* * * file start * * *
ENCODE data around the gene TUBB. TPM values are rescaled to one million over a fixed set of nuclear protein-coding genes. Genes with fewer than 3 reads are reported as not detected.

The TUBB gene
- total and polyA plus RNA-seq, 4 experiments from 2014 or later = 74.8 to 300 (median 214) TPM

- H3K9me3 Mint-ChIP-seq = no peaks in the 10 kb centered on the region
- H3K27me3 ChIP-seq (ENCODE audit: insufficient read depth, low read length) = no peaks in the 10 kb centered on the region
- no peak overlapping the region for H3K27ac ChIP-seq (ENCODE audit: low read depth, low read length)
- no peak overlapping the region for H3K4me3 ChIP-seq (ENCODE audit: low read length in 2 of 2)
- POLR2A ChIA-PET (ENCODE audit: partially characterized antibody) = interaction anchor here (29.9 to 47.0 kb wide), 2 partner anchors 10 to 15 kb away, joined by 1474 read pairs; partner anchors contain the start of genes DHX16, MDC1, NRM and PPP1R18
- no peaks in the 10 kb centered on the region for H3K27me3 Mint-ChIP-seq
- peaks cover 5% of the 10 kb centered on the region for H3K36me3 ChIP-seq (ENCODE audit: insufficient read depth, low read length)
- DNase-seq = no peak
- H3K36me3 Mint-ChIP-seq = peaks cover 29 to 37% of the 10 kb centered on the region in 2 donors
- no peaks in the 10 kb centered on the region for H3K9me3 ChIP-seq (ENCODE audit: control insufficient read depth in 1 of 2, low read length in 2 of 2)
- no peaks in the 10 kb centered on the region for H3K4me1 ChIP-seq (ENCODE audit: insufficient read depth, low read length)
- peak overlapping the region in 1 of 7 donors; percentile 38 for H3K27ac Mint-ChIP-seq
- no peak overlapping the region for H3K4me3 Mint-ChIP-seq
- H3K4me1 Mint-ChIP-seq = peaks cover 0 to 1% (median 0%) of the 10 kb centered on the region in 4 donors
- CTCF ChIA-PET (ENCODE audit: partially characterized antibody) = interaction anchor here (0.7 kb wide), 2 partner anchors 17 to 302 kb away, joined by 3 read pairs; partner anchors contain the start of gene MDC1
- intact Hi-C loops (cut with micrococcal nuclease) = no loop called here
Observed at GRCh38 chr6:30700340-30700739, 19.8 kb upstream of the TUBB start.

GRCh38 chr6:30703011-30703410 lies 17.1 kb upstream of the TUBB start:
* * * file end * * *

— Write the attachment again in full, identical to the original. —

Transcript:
ENCODE data around the gene TUBB. TPM values are rescaled to one million over a fixed set of nuclear protein-coding genes. Genes with fewer than 3 reads are reported as not detected.

The TUBB gene
- total and polyA plus RNA-seq, 4 experiments from 2014 or later = 74.8 to 300 (median 214) TPM

- H3K9me3 Mint-ChIP-seq = no peaks in the 10 kb centered on the region
- H3K27me3 ChIP-seq (ENCODE audit: insufficient read depth, low read length) = no peaks in the 10 kb centered on the region
- no peak overlapping the region for H3K27ac ChIP-seq (ENCODE audit: low read depth, low read length)
- no peak overlapping the region for H3K4me3 ChIP-seq (ENCODE audit: low read length in 2 of 2)
- POLR2A ChIA-PET (ENCODE audit: partially characterized antibody) = interaction anchor here (29.9 to 47.0 kb wide), 2 partner anchors 10 to 15 kb away, joined by 1474 read pairs; partner anchors contain the start of genes DHX16, MDC1, NRM and PPP1R18
- no peaks in the 10 kb centered on the region for H3K27me3 Mint-ChIP-seq
- peaks cover 5% of the 10 kb centered on the region for H3K36me3 ChIP-seq (ENCODE audit: insufficient read depth, low read length)
- DNase-seq = no peak
- H3K36me3 Mint-ChIP-seq = peaks cover 29 to 37% of the 10 kb centered on the region in 2 donors
- no peaks in the 10 kb centered on the region for H3K9me3 ChIP-seq (ENCODE audit: control insufficient read depth in 1 of 2, low read length in 2 of 2)
- no peaks in the 10 kb centered on the region for H3K4me1 ChIP-seq (ENCODE audit: insufficient read depth, low read length)
- peak overlapping the region in 1 of 7 donors; percentile 38 for H3K27ac Mint-ChIP-seq
- no peak overlapping the region for H3K4me3 Mint-ChIP-seq
- H3K4me1 Mint-ChIP-seq = peaks cover 0 to 1% (median 0%) of the 10 kb centered on the region in 4 donors
- CTCF ChIA-PET (ENCODE audit: partially characterized antibody) = interaction anchor here (0.7 kb wide), 2 partner anchors 17 to 302 kb away, joined by 3 read pairs; partner anchors contain the start of gene MDC1
- intact Hi-C loops (cut with micrococcal nuclease) = no loop called here
Observed at GRCh38 chr6:30700340-30700739, 19.8 kb upstream of the TUBB start.

GRCh38 chr6:30703011-30703410 lies 17.1 kb upstream of the TUBB start: